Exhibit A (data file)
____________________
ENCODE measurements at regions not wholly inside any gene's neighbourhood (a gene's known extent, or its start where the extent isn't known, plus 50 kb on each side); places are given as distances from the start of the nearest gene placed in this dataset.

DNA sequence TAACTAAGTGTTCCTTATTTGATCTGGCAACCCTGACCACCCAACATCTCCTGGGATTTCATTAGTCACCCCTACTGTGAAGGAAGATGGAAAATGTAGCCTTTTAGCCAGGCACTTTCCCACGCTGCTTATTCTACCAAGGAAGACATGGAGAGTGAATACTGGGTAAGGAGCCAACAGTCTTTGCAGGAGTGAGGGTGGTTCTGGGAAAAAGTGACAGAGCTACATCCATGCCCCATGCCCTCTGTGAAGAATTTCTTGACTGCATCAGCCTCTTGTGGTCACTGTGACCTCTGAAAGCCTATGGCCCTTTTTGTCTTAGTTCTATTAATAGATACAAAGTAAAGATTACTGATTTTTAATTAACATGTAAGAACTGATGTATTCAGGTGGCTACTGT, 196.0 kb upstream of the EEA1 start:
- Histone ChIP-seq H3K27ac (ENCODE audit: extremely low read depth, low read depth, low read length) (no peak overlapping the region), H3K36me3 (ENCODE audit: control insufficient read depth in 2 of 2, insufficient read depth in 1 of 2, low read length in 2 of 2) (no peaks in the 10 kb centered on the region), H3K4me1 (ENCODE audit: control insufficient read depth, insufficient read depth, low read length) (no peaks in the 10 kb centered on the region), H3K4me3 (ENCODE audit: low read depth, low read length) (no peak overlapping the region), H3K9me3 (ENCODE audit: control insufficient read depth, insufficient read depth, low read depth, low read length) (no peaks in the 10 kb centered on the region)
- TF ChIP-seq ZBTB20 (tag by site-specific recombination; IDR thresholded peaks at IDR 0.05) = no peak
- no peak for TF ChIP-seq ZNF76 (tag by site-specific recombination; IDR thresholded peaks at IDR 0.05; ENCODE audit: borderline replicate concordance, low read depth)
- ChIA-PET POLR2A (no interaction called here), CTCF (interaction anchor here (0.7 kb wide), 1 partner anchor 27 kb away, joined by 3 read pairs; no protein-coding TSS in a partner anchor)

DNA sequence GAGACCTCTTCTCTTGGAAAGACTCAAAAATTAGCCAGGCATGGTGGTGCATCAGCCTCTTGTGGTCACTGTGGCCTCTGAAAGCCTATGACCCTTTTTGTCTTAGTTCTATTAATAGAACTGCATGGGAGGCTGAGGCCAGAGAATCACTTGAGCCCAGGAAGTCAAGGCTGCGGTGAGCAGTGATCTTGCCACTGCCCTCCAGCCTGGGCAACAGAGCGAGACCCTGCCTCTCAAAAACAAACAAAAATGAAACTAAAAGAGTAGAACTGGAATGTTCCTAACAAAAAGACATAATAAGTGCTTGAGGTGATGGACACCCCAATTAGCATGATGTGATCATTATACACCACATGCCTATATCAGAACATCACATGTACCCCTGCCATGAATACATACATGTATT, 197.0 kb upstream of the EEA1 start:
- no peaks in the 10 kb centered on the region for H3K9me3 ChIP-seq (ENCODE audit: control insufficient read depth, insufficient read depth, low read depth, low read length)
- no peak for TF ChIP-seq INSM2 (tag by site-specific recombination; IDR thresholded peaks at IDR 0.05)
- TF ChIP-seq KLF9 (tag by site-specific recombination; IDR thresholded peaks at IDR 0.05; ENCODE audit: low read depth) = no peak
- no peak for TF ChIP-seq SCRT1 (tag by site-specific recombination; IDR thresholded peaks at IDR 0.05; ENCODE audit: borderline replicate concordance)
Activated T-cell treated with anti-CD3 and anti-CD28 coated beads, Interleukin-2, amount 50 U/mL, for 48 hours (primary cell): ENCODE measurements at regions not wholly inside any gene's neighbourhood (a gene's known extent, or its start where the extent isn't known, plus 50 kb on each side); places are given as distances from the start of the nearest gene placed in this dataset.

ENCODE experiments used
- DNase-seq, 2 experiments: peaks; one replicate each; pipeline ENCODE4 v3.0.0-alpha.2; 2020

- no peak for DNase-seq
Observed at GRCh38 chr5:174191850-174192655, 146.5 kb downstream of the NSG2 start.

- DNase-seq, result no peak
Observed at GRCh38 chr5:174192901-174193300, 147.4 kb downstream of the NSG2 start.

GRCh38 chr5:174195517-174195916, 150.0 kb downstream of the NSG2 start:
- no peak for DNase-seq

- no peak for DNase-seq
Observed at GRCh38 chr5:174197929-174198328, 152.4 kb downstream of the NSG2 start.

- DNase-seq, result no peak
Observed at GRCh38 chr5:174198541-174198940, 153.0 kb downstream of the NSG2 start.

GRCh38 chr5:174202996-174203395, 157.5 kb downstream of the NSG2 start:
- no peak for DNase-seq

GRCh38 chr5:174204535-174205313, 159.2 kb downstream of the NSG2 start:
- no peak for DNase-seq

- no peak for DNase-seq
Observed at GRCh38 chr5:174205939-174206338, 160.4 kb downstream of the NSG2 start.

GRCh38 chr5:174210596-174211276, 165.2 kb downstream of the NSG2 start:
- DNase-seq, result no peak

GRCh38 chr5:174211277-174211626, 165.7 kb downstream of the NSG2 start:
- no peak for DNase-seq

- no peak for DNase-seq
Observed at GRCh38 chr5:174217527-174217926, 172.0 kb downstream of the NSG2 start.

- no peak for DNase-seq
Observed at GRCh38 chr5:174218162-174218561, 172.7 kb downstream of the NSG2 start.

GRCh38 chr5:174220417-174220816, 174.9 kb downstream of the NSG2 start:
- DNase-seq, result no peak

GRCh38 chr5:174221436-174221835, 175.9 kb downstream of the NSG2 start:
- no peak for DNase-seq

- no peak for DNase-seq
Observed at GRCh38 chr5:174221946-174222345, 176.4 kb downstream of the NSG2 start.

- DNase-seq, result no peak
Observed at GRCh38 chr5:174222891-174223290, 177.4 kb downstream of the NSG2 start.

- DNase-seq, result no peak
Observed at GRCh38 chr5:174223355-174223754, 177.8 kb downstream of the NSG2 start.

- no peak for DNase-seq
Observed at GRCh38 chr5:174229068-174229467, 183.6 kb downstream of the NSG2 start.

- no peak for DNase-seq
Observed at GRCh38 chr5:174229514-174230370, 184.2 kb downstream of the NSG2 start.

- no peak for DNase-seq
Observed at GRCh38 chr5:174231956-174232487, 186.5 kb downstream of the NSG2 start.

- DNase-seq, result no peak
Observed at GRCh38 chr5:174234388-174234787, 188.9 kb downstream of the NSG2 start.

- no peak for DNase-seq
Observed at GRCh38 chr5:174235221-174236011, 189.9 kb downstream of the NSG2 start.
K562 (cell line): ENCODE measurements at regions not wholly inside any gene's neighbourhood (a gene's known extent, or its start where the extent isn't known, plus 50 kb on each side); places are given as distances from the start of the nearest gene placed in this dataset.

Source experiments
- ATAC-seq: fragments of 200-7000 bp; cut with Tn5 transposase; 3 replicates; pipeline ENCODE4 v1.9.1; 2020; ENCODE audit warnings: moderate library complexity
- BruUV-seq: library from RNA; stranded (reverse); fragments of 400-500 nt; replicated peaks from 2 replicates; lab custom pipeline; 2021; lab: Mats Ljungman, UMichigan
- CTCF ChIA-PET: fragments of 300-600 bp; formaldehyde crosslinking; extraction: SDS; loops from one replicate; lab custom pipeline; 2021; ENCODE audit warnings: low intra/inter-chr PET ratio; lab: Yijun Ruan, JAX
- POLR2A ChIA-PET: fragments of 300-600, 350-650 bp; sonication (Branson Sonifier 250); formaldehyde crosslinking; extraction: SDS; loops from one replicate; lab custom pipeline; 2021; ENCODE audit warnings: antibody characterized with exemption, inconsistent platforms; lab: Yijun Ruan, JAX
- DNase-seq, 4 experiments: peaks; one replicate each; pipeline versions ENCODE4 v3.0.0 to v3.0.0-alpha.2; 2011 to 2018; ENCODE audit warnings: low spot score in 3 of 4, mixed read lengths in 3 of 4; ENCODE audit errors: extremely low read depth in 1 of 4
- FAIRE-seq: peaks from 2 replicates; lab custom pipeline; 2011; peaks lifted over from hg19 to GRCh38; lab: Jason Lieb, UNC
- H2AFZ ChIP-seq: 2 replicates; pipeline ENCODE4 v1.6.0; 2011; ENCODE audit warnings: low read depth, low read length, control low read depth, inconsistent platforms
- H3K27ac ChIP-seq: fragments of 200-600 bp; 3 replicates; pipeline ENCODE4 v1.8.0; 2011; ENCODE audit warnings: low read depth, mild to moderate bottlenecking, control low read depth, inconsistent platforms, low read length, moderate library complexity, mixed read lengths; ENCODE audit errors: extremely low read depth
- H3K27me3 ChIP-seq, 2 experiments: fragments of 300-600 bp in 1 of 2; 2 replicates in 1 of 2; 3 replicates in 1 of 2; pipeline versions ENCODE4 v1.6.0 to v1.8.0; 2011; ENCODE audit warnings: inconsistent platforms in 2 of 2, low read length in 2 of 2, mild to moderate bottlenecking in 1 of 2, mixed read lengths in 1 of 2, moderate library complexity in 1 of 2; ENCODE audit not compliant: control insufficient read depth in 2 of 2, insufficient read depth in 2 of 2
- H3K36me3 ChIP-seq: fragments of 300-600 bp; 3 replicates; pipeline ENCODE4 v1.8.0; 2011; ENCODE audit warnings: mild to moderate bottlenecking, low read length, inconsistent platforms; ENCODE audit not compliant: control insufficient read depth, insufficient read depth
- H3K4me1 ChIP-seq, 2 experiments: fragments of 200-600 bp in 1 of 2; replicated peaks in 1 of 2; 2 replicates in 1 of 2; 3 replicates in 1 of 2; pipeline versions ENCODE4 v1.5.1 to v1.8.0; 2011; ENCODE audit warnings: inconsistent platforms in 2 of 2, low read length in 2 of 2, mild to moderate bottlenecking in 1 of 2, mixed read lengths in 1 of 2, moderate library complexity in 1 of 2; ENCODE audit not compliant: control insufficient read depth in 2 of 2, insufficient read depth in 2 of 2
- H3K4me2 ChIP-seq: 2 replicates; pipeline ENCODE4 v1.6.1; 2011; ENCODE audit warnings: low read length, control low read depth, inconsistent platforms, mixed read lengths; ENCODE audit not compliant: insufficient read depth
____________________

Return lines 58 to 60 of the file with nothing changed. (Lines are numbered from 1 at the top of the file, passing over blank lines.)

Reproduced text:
Observed at GRCh38 chr5:174235221-174236011, 189.9 kb downstream of the NSG2 start.
K562 (cell line): ENCODE measurements at regions not wholly inside any gene's neighbourhood (a gene's known extent, or its start where the extent isn't known, plus 50 kb on each side); places are given as distances from the start of the nearest gene placed in this dataset.

Source experiments